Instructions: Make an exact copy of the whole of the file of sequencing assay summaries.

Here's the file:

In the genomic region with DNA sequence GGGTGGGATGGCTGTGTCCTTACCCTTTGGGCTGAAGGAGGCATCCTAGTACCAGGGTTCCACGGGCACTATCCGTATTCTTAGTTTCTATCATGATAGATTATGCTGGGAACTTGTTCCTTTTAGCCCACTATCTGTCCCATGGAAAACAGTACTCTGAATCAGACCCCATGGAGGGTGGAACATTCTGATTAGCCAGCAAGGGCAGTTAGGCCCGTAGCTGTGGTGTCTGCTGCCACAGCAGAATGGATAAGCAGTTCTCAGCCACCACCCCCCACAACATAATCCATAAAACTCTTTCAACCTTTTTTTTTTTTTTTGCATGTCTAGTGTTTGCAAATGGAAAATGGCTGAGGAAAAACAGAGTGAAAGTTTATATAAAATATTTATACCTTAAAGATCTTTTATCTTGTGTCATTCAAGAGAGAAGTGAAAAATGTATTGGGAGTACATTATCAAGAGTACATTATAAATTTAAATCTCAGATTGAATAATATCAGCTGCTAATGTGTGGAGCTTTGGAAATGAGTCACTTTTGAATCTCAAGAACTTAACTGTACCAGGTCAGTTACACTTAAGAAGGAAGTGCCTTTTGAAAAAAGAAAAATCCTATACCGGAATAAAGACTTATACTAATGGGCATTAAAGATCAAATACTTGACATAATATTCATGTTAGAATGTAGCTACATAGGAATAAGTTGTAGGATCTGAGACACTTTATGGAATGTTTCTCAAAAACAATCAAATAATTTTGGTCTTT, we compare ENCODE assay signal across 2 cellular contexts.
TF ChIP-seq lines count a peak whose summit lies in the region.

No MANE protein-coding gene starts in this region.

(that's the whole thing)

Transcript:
In the genomic region with DNA sequence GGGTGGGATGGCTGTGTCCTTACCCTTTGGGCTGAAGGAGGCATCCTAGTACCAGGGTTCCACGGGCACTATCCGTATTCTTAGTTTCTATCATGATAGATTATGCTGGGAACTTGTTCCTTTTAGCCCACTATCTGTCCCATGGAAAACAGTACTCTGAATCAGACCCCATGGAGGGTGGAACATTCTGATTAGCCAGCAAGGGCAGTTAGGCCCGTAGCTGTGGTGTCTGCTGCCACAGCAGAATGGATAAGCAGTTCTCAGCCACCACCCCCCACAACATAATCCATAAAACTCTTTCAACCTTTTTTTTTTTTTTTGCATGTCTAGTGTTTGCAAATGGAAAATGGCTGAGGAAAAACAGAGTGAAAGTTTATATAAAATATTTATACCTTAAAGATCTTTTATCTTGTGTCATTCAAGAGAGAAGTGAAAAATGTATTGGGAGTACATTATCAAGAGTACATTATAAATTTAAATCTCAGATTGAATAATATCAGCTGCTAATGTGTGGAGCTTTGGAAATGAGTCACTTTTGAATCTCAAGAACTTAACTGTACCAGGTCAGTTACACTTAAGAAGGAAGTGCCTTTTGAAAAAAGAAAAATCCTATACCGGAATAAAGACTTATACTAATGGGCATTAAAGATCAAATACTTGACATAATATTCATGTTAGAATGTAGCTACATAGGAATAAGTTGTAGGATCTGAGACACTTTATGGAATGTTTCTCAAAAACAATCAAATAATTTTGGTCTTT, we compare ENCODE assay signal across 2 cellular contexts.
TF ChIP-seq lines count a peak whose summit lies in the region.

No MANE protein-coding gene starts in this region.